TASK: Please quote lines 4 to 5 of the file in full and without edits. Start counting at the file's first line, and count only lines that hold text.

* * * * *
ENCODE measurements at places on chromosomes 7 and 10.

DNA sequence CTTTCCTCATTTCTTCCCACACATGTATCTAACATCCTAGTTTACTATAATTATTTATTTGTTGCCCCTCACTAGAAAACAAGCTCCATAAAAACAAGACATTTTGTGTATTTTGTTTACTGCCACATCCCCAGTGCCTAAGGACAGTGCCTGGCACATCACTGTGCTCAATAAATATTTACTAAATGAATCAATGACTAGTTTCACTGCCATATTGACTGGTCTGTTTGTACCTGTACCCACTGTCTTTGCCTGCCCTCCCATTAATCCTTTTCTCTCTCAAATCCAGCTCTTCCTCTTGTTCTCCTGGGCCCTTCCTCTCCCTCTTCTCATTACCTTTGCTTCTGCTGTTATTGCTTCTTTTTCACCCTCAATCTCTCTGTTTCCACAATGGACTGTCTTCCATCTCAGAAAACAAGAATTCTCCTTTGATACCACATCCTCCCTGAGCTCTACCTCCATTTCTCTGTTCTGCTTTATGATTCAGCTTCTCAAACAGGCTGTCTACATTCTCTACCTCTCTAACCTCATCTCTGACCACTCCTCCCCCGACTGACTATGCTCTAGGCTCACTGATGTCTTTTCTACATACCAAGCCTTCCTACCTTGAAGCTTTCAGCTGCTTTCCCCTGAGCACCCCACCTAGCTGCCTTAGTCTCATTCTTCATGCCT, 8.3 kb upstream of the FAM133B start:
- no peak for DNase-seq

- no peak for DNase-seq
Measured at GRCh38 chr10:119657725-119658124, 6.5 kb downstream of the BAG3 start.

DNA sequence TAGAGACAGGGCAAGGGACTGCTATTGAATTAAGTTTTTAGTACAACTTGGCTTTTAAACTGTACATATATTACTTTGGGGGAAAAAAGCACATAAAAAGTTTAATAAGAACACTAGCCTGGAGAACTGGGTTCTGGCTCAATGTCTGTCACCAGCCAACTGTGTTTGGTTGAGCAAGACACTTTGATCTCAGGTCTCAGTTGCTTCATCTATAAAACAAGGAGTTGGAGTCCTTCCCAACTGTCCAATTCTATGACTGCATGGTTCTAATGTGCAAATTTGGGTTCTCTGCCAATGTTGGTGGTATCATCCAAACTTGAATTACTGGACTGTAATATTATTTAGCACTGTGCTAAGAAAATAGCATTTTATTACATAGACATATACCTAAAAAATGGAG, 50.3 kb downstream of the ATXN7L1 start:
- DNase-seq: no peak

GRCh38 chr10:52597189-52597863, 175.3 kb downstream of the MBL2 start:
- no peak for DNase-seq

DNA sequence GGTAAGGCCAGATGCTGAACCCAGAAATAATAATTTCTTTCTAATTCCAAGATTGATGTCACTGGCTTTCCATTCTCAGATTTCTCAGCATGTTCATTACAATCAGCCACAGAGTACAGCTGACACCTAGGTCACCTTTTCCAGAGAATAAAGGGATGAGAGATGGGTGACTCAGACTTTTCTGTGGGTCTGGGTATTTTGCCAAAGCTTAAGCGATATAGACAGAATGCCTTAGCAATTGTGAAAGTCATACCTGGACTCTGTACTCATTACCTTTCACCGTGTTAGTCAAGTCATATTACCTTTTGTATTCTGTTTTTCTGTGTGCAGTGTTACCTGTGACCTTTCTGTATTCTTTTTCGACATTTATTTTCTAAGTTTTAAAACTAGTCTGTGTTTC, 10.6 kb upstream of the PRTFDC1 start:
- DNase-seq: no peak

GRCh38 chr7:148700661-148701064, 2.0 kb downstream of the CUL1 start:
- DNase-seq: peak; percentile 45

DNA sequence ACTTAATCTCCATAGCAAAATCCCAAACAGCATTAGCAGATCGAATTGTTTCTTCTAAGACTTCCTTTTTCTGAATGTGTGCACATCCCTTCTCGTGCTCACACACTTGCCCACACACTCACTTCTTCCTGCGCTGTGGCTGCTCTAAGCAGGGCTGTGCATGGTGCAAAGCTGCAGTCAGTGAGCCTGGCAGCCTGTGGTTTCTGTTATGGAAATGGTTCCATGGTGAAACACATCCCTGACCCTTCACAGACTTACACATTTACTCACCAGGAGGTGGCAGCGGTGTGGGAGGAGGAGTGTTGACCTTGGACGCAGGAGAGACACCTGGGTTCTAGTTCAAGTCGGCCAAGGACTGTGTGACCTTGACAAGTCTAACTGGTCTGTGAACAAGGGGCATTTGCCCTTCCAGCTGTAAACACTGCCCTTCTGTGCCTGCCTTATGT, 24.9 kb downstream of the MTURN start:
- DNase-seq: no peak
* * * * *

- no peak for DNase-seq
Measured at GRCh38 chr10:119657725-119658124, 6.5 kb downstream of the BAG3 start.